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How classic is this album?
on 13 November 2002
In 1986 I first heard Julian Cope (although I had known songs like Reward, Treason & Passionate Friend from TOTP)and the following year, a friend got into him big time. Came across a tape of this in a garage in Buckinghamshire (?) and this became my fave album of his, well apart from Wilder, World Shut Your Mouth & Peggy Suicide...
The making of this album is well documented in Repossessed/Head On (Thorsons)- it was made in the maelstrom that followed the Teardrops' demise, the financial fallout & the failure of his great debut album. Cope was being set up as a Syd Barrett for the 80's , plenty of odd rumours (selling songs to people on Paul McCartney's trout farm, living on a traffic island) surfaced and looking at the coolest cover of an album ever, it was possible to see why...
The album opens with Reynard the Fox, Cope moving towards myth as the song mutates into a blend of Helter Skelter & The Doors with a rockabilly freakout towards the end (and strange psychedelic guitar). This is the best version released.
The lovely Bill Drummond Said is next, this is shimmering guitar music of the finest order- even if it's about the KLF/Zoo geezer who wrote the not so classic Julian Cope is Dead. You can hear why Morrissey named this his fave album of 1984.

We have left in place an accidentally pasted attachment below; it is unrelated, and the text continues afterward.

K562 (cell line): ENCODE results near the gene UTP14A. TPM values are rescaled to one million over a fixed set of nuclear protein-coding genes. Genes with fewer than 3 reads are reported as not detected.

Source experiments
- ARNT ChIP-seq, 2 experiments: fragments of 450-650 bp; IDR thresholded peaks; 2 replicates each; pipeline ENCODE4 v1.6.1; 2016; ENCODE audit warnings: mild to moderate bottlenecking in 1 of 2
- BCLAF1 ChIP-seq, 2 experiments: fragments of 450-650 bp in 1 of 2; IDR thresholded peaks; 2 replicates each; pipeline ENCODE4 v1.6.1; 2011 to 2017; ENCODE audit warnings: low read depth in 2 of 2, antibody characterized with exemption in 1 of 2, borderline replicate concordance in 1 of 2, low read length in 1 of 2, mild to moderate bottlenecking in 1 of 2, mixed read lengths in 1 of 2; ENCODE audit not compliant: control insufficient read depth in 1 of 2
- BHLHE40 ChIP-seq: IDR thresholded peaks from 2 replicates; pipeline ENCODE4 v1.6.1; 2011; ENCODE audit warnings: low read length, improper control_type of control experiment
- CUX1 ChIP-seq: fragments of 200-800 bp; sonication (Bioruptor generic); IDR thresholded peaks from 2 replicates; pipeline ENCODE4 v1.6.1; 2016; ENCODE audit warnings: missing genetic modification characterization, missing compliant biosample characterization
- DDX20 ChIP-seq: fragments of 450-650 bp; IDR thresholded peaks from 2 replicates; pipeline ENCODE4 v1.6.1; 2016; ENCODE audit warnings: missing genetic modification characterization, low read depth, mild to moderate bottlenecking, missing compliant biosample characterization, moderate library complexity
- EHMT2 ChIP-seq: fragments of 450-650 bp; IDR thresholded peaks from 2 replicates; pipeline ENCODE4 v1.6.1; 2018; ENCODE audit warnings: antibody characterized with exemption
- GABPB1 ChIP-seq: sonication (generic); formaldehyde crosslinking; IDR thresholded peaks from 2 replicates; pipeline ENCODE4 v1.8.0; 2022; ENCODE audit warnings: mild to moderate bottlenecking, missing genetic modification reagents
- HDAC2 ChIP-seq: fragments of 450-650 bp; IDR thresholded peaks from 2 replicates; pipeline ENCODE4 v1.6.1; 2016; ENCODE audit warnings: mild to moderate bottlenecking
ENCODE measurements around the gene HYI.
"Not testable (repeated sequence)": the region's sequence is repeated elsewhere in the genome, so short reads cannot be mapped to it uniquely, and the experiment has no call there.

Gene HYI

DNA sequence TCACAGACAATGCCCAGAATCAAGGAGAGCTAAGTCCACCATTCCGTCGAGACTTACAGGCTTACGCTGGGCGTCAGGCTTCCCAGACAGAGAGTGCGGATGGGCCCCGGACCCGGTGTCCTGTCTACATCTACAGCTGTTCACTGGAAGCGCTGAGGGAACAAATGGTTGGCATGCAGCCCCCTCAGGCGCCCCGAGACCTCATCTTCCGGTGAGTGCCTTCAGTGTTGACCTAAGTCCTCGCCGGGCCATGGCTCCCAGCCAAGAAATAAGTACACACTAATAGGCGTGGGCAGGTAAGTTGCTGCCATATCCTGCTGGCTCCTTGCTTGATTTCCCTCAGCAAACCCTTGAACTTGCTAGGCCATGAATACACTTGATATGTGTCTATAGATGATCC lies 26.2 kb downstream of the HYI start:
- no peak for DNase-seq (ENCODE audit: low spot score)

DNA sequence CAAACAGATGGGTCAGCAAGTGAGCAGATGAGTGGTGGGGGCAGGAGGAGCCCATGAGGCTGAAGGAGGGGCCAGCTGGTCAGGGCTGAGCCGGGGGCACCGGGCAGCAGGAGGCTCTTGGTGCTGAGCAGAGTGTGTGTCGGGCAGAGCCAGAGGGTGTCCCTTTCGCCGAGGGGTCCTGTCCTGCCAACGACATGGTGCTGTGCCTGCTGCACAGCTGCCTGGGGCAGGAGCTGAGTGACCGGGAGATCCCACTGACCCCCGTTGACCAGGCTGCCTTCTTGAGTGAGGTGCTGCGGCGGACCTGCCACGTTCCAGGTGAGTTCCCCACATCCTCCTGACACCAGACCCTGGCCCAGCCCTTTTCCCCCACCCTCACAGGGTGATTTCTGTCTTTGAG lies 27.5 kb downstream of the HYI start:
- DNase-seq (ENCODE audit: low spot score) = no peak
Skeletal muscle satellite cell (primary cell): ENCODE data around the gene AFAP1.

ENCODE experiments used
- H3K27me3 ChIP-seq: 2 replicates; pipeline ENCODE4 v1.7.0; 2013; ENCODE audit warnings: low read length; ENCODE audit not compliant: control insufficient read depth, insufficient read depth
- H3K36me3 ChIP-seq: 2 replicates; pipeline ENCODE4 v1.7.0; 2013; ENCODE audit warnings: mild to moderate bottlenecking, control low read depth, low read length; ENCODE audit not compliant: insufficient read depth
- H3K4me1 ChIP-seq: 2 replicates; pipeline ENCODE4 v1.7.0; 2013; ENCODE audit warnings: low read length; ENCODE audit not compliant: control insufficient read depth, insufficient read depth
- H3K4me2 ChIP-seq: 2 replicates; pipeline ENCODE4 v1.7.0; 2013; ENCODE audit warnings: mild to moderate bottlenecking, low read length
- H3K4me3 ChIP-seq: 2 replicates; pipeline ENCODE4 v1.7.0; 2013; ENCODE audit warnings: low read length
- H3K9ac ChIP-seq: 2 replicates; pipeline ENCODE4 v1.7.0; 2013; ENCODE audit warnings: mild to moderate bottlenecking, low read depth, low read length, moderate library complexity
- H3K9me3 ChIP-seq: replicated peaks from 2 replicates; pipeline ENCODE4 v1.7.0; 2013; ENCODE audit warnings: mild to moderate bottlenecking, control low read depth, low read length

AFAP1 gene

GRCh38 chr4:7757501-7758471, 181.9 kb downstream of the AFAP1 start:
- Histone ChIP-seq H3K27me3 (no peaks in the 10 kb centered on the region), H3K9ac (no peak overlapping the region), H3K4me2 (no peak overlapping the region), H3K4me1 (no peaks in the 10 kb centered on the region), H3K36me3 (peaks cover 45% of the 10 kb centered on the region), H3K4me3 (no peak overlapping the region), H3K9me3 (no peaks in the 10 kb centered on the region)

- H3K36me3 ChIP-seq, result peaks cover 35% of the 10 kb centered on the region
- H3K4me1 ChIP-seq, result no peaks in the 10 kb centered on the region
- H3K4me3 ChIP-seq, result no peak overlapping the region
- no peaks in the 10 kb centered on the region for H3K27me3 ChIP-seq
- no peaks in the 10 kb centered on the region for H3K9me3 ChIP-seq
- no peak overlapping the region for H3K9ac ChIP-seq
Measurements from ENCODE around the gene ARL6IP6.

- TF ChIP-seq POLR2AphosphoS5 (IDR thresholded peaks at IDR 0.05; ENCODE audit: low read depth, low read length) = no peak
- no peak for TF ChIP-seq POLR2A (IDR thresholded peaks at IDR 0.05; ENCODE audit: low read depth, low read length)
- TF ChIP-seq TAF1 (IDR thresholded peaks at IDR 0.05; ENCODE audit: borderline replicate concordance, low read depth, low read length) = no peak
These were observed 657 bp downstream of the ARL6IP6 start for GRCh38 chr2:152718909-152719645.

Laughing Boy is up next, sounding like Tim Buckley on valium - though its title comes from a track on Hall&Oates Abandoned Luncheonette! This is a very English hell and far from funny- which I suppose is the point...
Me Singing is another sublime acoustic song, very much influenced by Tim Buckley's Happy Sad and Van Morrison's TB Sheets- and not far from 70's breakdown album Third/Sister Lovers by Big Star. This came from an imaginary conversation Cope had with his wife while she was away; how great is that?
The classic single and international hit (well, in my universe) Sunspots is next- "Eh Oh/It goes away" demonstrates a lyrical influence on the Teletubbies and a wonderful drum sound is complemented by heavenly washes of keyboards and parping brass. Someone told me it sounds like The The, not so sure myself. As great as songs like An Elegant Chaos & Strasbourg regardless.
The Bloody Assizes kickstarts the second half of the album, though it is songs like Search Party, O. King of Chaos (Madness dabbling in the occult) and Torpedo that stand out. Oh, and Holy Love shows that he can do the whole pop thing like Reward or Greatness & Perfection whenever he felt like it.
The extra tracks come from the Sunspots-e.p. and the krautrock-inflected Mik Mak Mock and the mindblowing Land of Fear are as good as anything on the great album proper (Land of Fear would be re-recorded for 20 Mothers. Lovely...).
Fried is an absolute total classic masterpiece up there with, well any album ever; Cope may have went crazy but the album transcends that. Timeless stuff.